“I was called before Goebbels. For the occasion, I wore a pair of striped pants, a jacket and a starched collar. Somewhat ill at ease, I showed up at the Ministry of Propaganda. I was shown through immense corridors full of armed men, passed from one office to the next... I was sweating. Finally the doors opened and I entered a vast office, at the far end of which was Goebbels. I then met the most charming man on earth. I was seated facing him. "I'm so terribly sorry," he told me, "but we have had to confiscate your film. We didn't like the ending."”

The scene might come straight from a Lang film: from the plight of the individual man summoned before the Law (but a law no longer distinguishable from an empire of pure terror) to the hypnotic beauty of evil emanating from the figure of Goebbels, "the most charming man in the world" ("As so often in Lang," writes Siegfried Kracauer, "the law triumphs and the lawless glitters”) right down to the evocation of an oppressive, superhuman and labyrinthine architecture.

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Notes on the Nation's Dreamwork
Stathis Gourgouris

In lieu of an abstract, here is a brief excerpt of the content:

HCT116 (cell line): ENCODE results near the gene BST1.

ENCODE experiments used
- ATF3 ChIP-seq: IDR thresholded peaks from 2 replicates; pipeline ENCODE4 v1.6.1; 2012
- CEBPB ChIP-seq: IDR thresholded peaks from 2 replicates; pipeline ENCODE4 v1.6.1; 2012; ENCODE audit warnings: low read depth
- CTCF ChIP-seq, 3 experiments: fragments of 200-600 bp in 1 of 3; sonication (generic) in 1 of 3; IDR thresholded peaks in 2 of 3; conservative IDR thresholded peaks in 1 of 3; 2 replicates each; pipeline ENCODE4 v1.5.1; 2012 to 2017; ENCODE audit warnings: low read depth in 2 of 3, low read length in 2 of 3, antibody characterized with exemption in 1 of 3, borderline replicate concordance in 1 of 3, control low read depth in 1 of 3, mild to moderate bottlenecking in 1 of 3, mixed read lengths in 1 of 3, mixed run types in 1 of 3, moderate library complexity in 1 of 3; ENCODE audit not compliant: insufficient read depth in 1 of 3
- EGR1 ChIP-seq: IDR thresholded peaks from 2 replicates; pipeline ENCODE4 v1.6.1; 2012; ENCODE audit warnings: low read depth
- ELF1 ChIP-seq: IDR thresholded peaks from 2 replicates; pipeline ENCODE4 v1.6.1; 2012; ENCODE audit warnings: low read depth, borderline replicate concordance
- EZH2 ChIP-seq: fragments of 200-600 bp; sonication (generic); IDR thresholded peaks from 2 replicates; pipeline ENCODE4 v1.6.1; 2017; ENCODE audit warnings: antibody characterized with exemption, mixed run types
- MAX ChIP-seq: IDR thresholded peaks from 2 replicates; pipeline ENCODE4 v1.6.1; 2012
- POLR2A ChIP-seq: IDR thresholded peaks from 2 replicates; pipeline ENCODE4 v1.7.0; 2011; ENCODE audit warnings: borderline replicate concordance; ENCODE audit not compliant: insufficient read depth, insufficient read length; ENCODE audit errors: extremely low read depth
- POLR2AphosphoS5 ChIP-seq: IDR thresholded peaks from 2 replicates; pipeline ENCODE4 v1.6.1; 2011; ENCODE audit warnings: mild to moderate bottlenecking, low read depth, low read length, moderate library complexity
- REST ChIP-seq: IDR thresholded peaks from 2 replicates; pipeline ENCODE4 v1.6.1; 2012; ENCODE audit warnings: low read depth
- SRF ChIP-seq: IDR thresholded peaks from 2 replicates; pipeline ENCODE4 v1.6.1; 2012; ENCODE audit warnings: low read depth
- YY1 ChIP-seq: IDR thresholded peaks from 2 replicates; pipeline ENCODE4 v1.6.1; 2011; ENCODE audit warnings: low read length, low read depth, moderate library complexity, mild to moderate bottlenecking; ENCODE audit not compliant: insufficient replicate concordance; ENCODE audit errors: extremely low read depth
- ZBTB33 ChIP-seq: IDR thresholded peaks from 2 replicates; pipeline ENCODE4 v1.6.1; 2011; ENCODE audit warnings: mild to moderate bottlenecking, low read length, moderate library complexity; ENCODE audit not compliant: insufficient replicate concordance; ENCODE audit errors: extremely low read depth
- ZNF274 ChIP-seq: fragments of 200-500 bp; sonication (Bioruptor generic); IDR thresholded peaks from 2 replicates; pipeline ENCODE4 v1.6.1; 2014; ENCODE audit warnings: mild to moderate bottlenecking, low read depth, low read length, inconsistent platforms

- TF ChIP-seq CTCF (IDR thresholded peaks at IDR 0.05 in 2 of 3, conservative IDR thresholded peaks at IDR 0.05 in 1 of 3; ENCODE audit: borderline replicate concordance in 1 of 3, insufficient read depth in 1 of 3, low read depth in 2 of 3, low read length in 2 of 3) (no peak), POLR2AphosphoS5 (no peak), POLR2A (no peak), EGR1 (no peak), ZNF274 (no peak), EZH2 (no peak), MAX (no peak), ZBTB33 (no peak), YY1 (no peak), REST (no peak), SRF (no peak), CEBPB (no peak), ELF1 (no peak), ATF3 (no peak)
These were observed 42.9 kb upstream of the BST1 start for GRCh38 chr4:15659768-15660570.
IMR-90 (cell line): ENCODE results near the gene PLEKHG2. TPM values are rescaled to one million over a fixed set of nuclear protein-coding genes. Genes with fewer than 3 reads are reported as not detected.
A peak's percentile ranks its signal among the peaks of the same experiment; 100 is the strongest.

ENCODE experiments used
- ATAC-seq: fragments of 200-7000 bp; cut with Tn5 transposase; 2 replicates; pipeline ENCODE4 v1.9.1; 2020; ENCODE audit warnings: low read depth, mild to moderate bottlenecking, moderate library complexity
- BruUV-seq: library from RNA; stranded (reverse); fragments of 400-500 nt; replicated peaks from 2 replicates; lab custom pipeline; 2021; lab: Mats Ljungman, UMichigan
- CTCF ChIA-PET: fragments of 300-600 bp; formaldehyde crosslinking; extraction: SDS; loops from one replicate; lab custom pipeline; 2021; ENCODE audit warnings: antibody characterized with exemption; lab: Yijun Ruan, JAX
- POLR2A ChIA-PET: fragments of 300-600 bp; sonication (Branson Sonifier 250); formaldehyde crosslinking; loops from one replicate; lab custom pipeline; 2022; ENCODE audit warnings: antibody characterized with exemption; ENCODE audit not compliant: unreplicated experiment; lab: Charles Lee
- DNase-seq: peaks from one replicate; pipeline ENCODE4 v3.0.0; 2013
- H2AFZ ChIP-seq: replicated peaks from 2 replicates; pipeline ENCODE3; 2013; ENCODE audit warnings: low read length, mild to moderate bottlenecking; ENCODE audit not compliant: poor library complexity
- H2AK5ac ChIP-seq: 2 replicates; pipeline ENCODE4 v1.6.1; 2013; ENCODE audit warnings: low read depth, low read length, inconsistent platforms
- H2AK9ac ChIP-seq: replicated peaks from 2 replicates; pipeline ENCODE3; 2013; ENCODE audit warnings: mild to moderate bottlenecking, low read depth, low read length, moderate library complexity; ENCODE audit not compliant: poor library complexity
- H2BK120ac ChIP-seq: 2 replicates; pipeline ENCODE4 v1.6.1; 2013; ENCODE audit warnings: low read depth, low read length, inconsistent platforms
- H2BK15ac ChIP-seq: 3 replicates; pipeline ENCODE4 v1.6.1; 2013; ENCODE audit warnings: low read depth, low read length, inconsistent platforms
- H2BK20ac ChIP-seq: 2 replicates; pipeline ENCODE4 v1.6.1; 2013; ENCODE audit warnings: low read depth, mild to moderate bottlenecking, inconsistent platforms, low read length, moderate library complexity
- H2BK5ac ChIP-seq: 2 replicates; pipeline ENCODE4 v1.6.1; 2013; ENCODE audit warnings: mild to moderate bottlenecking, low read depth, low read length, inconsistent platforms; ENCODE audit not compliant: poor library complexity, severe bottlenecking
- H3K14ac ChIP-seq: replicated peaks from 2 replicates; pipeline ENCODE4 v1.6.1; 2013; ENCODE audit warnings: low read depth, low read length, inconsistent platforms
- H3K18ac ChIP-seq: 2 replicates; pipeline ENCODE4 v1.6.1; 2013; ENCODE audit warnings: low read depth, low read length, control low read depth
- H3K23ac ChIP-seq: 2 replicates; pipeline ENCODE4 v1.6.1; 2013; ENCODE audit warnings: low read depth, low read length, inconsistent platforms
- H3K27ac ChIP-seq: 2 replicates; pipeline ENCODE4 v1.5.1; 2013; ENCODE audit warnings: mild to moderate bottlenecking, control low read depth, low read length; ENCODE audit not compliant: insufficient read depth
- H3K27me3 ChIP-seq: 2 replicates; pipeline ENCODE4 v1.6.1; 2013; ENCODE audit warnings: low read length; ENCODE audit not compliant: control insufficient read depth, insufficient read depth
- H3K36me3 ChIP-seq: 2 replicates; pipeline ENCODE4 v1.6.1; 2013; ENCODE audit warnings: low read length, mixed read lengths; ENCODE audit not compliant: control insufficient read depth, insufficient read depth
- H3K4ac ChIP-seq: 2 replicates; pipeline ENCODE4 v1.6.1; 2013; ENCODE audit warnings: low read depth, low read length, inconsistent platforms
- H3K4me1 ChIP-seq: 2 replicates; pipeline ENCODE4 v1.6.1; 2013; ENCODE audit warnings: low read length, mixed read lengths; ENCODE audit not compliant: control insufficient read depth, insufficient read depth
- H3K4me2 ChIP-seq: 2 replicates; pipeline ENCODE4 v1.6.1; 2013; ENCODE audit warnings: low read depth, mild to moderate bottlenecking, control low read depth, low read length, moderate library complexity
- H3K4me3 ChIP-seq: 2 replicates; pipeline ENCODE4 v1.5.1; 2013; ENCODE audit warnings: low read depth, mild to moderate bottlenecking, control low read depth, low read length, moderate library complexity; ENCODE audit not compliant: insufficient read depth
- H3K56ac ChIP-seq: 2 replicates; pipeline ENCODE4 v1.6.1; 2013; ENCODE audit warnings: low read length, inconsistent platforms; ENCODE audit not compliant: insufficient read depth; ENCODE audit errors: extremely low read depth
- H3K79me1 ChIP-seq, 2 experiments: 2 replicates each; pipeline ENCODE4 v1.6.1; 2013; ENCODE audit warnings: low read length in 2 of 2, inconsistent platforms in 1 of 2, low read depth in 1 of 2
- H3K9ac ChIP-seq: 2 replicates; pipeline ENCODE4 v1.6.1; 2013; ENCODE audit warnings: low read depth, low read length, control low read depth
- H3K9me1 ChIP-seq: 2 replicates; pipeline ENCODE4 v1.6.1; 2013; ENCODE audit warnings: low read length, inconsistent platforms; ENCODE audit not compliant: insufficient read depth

In a later addition to The Interpretation of Dreams, Freud makes this well-known assertion (which is in fact a paraphrase from Aristotle): "Dreams are nothing but a particular form of thinking, made possible by the conditions of the state of sleep." I find this intriguing even beyond its professed object and I cite it paradigmatically, transfiguring Freud's insight into a methodological condition for discussing the problematic of the nation. In this respect, the point is not so much to explain the content of national formation (its relation to capitalism, for example), but the selection of this form called the nation as a particular means of organizing a community or a society, which may or may not show preference for capitalist social relations, depending on its own particular history's overdeterminations.